Sudan: Violence Knows No Borders
Cairo/Juba — Events in Sudan have been a constant topic of conversation in Cairo’s coffee houses since the violence erupted there four weeks ago. The images of almost 30 Egyptian soldiers briefly detained in Sudan by Rapid Support Forces (RSF) militias and the death of an Egyptian diplomat in Khartoum caused a stir in Egypt.
The detained soldiers were at the Merowe air base in northern Khartoum, run by Sudanese armed forces – officially for no more than an agreed training mission. However, the RSF and international observers assessed their presence as long-term support for the Sudanese army led by General Burhan.
For many Egyptians, these humiliating images produced a rally ’round the flag effect. In a tragic way, they pointed to not only the geographical proximity but also the bond between the two neighbours.
In addition to the over 1,200-kilometre-long border in southern Egypt, the two countries have a multi-layered relationship visible not only in a common colonial past but also in the political developments of the past decade.
The outbreak of conflict between the RSF militias and the Sudanese army put an abrupt end to political developments led by the Sudanese military – a scenario with which the Egyptian leadership was comfortable.
In any case, Egypt has no interest in a destabilisation of Sudan and is calling on all sides for a permanent ceasefire. Political uncertainties on the country’s southern border and Sudan sinking into civil war are a worst-case scenario for Egypt. Sudan, which borders the Nile, is not only an important ally for Egypt on the issue of the Grand Ethiopian Renaissance Dam (GERD) project.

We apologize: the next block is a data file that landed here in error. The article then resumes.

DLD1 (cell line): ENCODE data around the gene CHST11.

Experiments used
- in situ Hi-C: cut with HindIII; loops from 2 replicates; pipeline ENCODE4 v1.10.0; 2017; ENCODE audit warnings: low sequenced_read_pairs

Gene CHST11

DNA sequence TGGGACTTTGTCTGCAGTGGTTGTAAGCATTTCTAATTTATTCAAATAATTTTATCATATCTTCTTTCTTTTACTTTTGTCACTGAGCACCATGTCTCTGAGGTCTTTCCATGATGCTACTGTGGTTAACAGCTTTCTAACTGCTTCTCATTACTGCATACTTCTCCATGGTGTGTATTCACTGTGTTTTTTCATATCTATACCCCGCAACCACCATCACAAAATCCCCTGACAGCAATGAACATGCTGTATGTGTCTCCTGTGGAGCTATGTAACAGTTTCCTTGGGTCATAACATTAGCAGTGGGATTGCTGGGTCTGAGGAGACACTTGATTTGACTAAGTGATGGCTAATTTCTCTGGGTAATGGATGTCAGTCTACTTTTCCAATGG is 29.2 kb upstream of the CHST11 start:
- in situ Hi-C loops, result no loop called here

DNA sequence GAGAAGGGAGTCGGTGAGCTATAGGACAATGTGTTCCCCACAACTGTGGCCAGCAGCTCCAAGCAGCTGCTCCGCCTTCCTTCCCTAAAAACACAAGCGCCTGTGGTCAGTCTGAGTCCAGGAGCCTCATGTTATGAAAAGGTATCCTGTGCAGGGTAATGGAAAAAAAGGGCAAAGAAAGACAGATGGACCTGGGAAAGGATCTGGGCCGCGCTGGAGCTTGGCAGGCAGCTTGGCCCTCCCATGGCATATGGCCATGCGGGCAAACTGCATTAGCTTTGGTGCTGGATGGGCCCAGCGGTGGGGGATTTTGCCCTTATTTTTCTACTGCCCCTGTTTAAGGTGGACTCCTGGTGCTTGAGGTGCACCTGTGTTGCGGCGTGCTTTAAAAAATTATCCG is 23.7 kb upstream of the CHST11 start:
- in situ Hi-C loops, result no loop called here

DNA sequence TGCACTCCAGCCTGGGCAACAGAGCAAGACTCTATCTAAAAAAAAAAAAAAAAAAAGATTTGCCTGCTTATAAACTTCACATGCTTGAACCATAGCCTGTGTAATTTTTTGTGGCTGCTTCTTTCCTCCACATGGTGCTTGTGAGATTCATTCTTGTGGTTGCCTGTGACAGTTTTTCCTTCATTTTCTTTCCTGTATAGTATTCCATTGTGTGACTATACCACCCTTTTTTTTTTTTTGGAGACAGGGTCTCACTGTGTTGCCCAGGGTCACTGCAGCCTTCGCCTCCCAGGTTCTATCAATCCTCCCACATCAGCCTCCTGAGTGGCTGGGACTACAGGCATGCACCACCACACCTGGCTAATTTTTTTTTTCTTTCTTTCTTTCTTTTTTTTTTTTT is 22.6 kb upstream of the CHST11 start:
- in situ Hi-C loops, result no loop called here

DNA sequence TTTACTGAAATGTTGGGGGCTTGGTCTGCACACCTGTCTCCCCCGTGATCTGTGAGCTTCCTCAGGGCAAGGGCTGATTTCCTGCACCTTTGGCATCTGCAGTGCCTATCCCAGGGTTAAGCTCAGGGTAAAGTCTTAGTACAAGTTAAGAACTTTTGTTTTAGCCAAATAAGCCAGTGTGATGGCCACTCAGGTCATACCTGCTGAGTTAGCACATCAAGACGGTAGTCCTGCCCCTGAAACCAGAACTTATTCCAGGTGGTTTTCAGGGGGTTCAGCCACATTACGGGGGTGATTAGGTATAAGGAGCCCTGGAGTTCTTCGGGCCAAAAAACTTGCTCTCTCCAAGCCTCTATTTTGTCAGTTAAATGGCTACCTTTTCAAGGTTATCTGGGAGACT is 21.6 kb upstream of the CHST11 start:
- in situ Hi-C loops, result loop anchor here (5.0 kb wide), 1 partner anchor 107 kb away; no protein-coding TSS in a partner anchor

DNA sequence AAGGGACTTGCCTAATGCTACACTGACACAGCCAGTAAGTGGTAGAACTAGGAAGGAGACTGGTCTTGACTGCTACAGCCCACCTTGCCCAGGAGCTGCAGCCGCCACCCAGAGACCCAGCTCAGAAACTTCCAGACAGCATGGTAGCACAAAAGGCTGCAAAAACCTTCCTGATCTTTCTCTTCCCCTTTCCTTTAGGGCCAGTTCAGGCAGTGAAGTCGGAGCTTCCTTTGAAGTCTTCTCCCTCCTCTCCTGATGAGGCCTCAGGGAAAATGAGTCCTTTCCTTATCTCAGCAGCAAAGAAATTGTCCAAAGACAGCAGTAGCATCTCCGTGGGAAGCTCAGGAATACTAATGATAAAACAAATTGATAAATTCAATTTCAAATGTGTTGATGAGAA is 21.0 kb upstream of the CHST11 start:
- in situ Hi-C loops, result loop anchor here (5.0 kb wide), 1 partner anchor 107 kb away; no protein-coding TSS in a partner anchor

The Egyptian leadership is betting on the Sudanese military, seen by them as the best guarantor of their own interests.
The geopolitical jigsaw puzzle of different supporters for the two sides in the Sudanese conflict has placed Cairo in a diplomatic quandary. The United Arab Emirates (UAE), an important Egyptian ally, also supports the RSF, as does Libyan General Haftar, a close ally of Cairo in the conflict in Libya.
Egypt, which is right now in a severe economic and financial crisis, is dependent on investment from the Gulf region and in particular from the UAE. The conflict in Sudan has therefore a domestic political dimension as well. All this makes the conflict difficult for Egypt’s diplomacy to navigate.
Egypt can play an important and constructive role in the short term, in particular in persuading General Haftar not to deliver weapons from Libya to the crisis region. In the long term, it will be crucial for the region’s stability for civil actors to be involved in resolving the conflict in Sudan.